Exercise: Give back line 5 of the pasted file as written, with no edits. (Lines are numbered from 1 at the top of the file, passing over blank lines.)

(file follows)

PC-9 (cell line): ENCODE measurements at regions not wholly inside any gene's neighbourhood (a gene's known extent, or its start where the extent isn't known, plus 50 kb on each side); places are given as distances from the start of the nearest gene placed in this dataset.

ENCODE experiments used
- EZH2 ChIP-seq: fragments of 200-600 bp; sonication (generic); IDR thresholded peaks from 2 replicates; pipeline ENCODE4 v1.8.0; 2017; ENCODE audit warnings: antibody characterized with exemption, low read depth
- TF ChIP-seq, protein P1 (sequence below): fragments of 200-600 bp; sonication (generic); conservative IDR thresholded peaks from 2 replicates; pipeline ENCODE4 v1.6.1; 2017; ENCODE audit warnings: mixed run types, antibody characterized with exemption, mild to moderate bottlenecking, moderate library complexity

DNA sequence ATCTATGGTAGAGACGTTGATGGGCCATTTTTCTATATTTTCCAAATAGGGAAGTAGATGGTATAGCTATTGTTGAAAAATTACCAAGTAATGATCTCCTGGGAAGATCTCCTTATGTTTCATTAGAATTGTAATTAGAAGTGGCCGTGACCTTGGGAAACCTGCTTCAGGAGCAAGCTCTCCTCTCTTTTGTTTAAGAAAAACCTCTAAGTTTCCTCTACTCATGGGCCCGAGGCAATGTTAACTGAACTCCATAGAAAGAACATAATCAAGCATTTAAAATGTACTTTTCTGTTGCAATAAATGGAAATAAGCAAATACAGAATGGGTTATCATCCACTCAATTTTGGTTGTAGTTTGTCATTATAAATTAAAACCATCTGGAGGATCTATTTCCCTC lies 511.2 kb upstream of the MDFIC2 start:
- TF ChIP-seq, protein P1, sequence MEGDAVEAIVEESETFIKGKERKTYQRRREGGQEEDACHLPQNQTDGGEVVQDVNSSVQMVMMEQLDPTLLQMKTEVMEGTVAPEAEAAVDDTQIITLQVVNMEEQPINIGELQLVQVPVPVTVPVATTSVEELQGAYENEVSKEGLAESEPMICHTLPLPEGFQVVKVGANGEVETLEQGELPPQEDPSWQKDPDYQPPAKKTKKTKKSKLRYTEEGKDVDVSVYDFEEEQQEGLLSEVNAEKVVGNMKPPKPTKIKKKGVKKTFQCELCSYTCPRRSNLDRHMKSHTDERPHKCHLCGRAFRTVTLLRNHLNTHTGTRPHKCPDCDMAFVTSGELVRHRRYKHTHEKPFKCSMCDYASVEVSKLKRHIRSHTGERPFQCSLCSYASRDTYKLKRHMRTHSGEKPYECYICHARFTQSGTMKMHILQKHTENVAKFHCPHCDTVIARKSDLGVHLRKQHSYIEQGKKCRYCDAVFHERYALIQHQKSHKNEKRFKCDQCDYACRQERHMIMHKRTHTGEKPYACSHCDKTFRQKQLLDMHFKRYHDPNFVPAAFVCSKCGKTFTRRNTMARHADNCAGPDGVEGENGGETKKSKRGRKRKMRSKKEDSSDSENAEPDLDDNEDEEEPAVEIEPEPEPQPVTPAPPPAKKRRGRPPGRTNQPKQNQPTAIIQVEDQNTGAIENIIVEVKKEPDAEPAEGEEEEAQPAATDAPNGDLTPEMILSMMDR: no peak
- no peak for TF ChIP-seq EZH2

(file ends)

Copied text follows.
DNA sequence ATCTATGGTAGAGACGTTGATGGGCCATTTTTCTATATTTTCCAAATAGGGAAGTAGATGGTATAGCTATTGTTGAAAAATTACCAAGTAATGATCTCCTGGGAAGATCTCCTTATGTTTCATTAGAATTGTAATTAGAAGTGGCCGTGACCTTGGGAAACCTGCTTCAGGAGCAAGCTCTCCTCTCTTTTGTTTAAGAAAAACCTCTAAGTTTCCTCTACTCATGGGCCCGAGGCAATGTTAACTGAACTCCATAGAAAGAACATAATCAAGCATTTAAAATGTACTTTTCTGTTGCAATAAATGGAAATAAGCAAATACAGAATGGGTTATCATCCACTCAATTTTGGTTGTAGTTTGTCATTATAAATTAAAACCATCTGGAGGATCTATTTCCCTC lies 511.2 kb upstream of the MDFIC2 start: